Is the U.S. really a post-oil economy?
One way to gauge the real economy is to look at charts of the GDP, wages, household debt and the price of oil; another way is to correlate all of these on one chart. The following chart (courtesy of frequent contributor B.C.) plots these four metrics thusly: GDP/(wages/household debt)/price of oil.
What pops out of the chart is what happens when oil spikes higher or declines. In 1973, the first oil shock sent the economy off a cliff. Conversely, when oil fell to $12/barrel in the late 1990s while wages were rising strongly, the plotline peaked, reflecting a strong economy.
In 2008, oil spiked to $140/barrel in 2008, household debt reached record heights and wages began stagnating, and the economy fell into a sharp recession. When oil plummeted back to $40/barrel in early 2009, the plotline spiked up.
When oil prices and household debt are high while wages stagnate or decline, the economy sinks to recessionary levels.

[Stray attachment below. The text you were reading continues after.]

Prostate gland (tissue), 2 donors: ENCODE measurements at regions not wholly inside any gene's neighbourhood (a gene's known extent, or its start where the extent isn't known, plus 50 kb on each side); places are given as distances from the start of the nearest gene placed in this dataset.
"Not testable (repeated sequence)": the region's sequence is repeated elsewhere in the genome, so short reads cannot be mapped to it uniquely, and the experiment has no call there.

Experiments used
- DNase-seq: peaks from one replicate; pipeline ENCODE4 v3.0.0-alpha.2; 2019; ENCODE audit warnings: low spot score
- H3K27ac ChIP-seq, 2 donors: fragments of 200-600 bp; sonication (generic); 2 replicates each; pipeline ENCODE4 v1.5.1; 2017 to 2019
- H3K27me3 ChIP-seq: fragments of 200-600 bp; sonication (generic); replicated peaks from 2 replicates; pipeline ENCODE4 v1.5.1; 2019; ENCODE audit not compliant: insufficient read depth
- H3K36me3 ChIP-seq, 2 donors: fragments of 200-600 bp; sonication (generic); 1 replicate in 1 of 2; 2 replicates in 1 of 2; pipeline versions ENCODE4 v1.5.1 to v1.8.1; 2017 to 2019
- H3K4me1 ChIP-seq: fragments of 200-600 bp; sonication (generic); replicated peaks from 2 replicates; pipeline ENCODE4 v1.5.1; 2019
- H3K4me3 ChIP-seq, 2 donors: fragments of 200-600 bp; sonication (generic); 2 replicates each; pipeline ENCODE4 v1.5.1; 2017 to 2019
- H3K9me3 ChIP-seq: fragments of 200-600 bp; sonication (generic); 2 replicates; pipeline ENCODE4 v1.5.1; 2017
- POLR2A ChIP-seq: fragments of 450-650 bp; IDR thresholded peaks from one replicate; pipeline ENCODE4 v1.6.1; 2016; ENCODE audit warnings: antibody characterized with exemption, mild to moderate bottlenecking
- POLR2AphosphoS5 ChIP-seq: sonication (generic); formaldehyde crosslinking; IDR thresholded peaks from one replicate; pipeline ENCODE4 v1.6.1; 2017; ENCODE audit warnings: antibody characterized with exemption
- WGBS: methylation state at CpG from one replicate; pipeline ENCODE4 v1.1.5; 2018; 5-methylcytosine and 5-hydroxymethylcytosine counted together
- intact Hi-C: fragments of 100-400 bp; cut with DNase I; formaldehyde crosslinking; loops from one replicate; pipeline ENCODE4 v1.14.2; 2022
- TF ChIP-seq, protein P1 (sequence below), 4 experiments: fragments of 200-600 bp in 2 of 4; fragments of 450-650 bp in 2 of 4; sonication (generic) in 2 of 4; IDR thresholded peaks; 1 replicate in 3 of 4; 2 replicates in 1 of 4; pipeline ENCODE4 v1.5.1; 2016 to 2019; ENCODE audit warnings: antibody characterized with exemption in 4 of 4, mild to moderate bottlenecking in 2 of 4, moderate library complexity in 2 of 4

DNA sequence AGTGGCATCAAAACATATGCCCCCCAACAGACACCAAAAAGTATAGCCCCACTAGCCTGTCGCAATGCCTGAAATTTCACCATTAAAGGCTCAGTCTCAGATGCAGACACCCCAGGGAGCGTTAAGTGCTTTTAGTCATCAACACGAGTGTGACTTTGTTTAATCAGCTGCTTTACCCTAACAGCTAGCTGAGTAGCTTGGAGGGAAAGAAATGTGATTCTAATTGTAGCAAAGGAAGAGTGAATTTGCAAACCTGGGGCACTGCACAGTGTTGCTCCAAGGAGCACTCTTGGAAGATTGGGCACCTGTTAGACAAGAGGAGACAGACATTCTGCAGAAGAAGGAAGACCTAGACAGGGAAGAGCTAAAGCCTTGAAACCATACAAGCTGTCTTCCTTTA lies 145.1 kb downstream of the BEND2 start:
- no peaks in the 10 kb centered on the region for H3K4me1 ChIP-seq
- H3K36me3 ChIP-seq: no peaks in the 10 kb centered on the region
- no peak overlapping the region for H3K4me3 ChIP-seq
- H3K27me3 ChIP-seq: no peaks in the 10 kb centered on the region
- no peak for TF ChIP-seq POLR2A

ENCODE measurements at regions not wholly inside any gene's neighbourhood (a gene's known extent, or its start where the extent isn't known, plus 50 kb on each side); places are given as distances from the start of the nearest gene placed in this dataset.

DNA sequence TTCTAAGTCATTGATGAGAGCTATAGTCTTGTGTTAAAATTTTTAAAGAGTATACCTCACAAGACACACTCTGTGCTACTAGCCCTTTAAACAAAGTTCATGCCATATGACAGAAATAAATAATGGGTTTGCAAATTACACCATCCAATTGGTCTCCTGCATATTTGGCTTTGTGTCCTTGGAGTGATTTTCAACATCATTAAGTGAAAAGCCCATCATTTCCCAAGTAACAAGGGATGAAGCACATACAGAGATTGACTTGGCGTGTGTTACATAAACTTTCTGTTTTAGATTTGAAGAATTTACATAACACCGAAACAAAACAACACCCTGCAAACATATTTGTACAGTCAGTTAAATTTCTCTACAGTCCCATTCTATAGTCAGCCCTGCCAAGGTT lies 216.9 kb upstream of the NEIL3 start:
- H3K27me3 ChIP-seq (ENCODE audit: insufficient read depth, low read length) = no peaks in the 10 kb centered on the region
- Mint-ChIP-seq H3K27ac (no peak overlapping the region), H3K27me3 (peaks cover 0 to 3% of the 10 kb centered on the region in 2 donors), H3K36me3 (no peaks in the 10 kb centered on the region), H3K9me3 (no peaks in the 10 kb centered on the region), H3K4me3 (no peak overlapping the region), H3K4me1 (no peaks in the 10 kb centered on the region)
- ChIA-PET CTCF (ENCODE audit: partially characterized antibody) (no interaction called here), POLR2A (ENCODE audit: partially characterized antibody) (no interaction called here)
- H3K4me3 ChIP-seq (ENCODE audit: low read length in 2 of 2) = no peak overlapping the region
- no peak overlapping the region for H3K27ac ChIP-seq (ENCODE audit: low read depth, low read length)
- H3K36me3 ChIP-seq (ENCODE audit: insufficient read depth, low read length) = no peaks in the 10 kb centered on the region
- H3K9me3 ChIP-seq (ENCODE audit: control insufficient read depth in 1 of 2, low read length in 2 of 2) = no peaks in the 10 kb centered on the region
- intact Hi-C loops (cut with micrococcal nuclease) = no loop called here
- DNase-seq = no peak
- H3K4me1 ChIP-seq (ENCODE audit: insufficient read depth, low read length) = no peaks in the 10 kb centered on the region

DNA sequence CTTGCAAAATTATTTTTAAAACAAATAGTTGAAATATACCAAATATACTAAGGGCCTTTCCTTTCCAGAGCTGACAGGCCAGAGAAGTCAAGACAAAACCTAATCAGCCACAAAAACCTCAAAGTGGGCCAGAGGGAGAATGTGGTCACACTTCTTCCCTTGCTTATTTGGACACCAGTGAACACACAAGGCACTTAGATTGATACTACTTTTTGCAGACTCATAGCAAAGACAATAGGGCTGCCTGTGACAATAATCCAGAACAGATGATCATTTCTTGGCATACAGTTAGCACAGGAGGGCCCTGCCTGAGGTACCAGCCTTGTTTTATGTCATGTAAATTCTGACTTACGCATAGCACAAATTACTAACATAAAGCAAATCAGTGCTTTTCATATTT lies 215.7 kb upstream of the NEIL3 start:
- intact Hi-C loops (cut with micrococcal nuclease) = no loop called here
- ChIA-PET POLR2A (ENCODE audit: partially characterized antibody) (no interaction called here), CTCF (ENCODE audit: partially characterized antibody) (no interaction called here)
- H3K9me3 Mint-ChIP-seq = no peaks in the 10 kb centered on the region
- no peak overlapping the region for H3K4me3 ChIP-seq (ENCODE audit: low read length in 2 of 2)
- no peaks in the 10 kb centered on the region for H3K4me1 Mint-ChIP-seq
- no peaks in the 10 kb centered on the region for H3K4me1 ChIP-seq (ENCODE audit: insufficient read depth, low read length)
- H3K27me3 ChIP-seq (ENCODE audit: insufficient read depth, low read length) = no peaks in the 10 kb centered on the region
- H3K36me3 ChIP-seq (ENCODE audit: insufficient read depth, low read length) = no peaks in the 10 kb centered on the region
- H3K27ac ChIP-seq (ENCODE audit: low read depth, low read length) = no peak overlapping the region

Here are B.C.’s observations:
This chart utterly discredits the economics profession and those who claim that the post-industrial economy (“deindustrialization” and “financialization”) is not oil-constrained and the service economy is what the rest of the world should adopt as the normative standard at $100+/barrel oil.
The current plotline is hovering just above the recessionary levels of late 2008. Does this reflect a strong economy, or one that is weak? If oil keeps climbing, what will that do to a visibly weak economy?
The Bulls are convinced that the U.S. has decoupled from the rest of the world and from the price of oil. This chart makes the opposite case: the price of oil matters, especially when wages are declining and household debt is elevated. ‘
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